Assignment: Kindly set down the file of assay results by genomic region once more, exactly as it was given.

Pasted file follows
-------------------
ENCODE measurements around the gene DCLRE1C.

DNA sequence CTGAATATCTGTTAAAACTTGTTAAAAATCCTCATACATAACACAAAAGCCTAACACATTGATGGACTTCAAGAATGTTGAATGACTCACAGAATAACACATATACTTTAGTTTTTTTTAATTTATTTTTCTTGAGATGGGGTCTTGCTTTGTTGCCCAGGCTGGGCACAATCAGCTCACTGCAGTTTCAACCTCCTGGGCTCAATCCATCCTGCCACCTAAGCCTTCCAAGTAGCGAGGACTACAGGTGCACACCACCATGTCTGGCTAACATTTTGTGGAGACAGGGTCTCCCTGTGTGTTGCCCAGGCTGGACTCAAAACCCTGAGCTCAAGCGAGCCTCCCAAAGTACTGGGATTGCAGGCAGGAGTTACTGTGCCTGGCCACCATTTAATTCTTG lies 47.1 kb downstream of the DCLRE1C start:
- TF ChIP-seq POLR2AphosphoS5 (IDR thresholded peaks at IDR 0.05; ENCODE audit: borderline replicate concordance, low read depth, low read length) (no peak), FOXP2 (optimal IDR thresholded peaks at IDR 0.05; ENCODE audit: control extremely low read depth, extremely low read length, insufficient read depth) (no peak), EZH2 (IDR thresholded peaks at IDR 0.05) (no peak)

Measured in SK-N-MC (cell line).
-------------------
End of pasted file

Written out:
ENCODE measurements around the gene DCLRE1C.

DNA sequence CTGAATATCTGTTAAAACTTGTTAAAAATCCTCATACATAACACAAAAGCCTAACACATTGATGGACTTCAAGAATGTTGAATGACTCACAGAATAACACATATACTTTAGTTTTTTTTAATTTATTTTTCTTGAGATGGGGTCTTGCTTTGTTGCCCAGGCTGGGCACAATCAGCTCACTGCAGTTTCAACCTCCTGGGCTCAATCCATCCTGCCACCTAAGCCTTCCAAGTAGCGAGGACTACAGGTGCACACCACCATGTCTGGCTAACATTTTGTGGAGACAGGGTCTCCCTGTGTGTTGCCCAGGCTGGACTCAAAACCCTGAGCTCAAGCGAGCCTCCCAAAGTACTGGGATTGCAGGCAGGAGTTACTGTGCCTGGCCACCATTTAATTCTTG lies 47.1 kb downstream of the DCLRE1C start:
- TF ChIP-seq POLR2AphosphoS5 (IDR thresholded peaks at IDR 0.05; ENCODE audit: borderline replicate concordance, low read depth, low read length) (no peak), FOXP2 (optimal IDR thresholded peaks at IDR 0.05; ENCODE audit: control extremely low read depth, extremely low read length, insufficient read depth) (no peak), EZH2 (IDR thresholded peaks at IDR 0.05) (no peak)

Measured in SK-N-MC (cell line).